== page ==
Midwives face liability issues daily, and everyday they search for strategies to improve patient safety and limit risk. The recent malpractice insurance crisis, coupled with new patient safety directives, has refocused our attention on risk modification and error reduction. This issue of the Journal of Midwifery & Women's Health (JMWH) provides a continuing education opportunity to identify both salient risks in clinical midwifery practice and mechanisms to limit liability.
The concept of closed claims analysis has been used, especially by anesthesiologists, to review risky practice patterns and heighten awareness of selected liability concerns.1 Closed claims analysis is a methodology that can suggest corrective action for future clinical practice. The article in this issue by Diane J. Angelini and Linda Greenwald reviews 65 closed midwifery malpractice claims. In this review, fetal heart rate interpretation and management ranked first, and shoulder dystocia ranked second in liability claims.
This issue of JMWH contains 2 articles that approach fetal heart rate interpretation from very different perspectives. The article by Jennifer Fahey examines the physiology underlying perinatal asphyxia. This clinical review strengthens the understanding of fetal oxygenation as it is reflected in the fetal heart rate. Lisa Miller uses a case study approach to identify system errors. Evaluation of systems allows a shift in focus from retrospective blaming of an individual to prospective assessment and plan for error prevention. This technique addresses not only clinical errors but also the structure and process of providing care. As a model for system change, this can be a valuable tool. Both of these articles identify ways to reduce error: 1) by improving understanding to decrease the likelihood of error and 2) by strengthening the system to increase the likelihood that errors will be caught.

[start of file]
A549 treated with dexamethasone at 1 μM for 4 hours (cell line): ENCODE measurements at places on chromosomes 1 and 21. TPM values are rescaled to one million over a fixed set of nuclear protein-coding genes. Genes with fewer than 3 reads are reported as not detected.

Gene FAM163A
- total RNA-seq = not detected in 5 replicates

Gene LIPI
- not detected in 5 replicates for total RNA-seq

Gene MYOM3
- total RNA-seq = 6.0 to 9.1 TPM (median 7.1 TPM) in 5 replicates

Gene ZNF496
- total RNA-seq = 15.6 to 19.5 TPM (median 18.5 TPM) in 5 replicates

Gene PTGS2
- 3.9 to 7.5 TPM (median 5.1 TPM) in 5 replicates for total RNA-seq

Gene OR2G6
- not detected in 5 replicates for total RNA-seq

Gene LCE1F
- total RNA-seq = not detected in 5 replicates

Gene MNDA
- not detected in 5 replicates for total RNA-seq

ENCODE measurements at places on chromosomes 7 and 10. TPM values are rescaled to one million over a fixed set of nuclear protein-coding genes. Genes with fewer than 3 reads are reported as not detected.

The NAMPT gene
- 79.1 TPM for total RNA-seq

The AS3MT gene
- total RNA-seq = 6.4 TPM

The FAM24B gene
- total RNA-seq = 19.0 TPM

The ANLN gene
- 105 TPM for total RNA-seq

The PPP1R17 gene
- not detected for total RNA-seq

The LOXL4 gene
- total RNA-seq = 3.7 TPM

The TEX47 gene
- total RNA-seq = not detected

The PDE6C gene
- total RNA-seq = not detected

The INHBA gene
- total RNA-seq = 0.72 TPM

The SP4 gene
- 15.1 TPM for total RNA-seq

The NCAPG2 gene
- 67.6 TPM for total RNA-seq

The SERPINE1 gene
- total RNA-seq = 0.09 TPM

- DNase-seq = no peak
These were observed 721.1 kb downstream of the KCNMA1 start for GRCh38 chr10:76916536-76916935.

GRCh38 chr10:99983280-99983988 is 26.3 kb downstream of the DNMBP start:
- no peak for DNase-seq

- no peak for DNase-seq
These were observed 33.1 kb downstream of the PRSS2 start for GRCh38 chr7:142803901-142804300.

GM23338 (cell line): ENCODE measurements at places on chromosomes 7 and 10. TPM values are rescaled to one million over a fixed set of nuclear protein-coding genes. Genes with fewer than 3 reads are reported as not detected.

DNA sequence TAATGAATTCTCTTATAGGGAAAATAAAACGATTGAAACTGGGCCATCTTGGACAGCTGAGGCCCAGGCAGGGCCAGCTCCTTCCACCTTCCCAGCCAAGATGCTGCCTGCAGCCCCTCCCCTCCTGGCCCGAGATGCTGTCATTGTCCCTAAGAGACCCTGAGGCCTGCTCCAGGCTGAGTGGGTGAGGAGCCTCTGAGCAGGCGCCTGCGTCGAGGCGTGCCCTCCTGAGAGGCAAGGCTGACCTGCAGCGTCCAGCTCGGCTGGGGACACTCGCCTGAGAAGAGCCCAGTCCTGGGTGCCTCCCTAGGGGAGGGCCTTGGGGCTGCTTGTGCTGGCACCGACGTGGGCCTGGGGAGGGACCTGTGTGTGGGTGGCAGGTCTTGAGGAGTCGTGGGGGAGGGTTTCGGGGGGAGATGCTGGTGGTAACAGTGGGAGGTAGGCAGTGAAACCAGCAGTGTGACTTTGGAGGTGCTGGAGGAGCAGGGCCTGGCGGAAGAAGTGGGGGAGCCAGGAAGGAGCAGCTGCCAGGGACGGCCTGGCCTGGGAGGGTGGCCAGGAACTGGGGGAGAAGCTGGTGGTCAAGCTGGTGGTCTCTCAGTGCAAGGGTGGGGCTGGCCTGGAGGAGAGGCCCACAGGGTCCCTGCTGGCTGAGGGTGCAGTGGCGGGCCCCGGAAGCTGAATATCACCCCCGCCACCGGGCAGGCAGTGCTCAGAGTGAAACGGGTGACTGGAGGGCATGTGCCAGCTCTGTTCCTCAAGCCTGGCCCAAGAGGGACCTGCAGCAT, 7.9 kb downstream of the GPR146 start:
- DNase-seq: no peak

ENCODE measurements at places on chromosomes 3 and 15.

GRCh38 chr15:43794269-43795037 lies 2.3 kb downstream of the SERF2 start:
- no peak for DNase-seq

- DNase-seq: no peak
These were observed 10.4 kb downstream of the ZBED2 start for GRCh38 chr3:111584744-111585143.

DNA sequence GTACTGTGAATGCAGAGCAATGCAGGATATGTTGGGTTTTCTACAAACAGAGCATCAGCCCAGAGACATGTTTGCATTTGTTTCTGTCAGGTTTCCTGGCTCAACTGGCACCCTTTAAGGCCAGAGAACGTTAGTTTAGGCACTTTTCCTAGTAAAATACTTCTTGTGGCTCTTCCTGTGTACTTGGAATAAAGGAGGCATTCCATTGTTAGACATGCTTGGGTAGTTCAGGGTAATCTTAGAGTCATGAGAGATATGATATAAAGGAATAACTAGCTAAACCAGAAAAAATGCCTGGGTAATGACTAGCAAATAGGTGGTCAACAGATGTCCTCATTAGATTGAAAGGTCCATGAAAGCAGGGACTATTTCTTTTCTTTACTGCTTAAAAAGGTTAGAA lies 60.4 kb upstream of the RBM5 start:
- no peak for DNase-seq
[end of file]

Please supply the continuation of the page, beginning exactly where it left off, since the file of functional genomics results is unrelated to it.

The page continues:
Shoulder dystocia, followed by permanent brachial plexus injury or mental impairment, remains a leading cause of malpractice allegations in obstetrics. In an extensive review by Cecelia Jevitt, strategies are offered to maximize positive outcomes when shoulder dystocia ensues.
Annie Clark has contributed a review of the current literature on vacuum-assisted delivery and discusses issues relevant to incorporating this procedure into midwifery practice. These include placement of the device, detachments, complications, and indications for use in the context of midwifery philosophy and liability.
Because laws and governance affect midwifery practice, the impact of the Emergency Medical Treatment and Active Labor Act (EMTALA) affects midwifery practice in obstetric triage.2 An update on EMTALA and commonly identified risks in obstetric triage practice are presented in the article by Diane Angelini and Laura Mahlmeister. Correct interpretation of EMTALA regulations is crucial to limit liability and reduce fines.
Shifting from intrapartum issues to a less frequently considered but equally important area, Jan Kreibs' article on risks in ambulatory practice reminds the reader once again of the importance of communication and documentation.
In keeping with quality improvement and risk reduction, the first full description of the American College of Nurse-Midwives' Benchmarking project to improve midwifery practice is included in this issue in an article by Cathy Collins-Fulea et al. Benchmarking measures one's processes and outcomes against “best in class” and is part of any quality improvement program in clinical practice.
An issue comprised of articles emphasizing the pitfalls and legal risks of practice must be daunting to the reader. However, the best defense in clinical practice is to identify, understand, and remediate the inevitable risks and abnormalities that are encountered daily in clinical practice.